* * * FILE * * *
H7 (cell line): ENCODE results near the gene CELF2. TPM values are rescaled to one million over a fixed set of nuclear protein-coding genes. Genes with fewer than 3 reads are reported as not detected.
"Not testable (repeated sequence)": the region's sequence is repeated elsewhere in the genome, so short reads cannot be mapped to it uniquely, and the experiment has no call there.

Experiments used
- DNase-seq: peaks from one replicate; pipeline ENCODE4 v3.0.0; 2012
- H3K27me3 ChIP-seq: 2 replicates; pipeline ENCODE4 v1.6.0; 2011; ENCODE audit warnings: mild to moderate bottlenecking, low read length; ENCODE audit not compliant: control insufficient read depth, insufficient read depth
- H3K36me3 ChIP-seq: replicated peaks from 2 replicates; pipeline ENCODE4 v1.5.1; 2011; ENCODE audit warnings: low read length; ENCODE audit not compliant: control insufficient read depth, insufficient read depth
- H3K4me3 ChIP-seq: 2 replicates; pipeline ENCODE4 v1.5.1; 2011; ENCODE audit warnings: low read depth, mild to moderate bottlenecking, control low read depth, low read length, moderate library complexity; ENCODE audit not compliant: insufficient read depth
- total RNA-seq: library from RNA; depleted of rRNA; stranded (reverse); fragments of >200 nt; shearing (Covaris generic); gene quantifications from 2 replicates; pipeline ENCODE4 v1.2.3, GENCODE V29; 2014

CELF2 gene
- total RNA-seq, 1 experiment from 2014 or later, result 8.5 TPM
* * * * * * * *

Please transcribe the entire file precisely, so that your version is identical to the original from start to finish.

H7 (cell line): ENCODE results near the gene CELF2. TPM values are rescaled to one million over a fixed set of nuclear protein-coding genes. Genes with fewer than 3 reads are reported as not detected.
"Not testable (repeated sequence)": the region's sequence is repeated elsewhere in the genome, so short reads cannot be mapped to it uniquely, and the experiment has no call there.

Experiments used
- DNase-seq: peaks from one replicate; pipeline ENCODE4 v3.0.0; 2012
- H3K27me3 ChIP-seq: 2 replicates; pipeline ENCODE4 v1.6.0; 2011; ENCODE audit warnings: mild to moderate bottlenecking, low read length; ENCODE audit not compliant: control insufficient read depth, insufficient read depth
- H3K36me3 ChIP-seq: replicated peaks from 2 replicates; pipeline ENCODE4 v1.5.1; 2011; ENCODE audit warnings: low read length; ENCODE audit not compliant: control insufficient read depth, insufficient read depth
- H3K4me3 ChIP-seq: 2 replicates; pipeline ENCODE4 v1.5.1; 2011; ENCODE audit warnings: low read depth, mild to moderate bottlenecking, control low read depth, low read length, moderate library complexity; ENCODE audit not compliant: insufficient read depth
- total RNA-seq: library from RNA; depleted of rRNA; stranded (reverse); fragments of >200 nt; shearing (Covaris generic); gene quantifications from 2 replicates; pipeline ENCODE4 v1.2.3, GENCODE V29; 2014

CELF2 gene
- total RNA-seq, 1 experiment from 2014 or later, result 8.5 TPM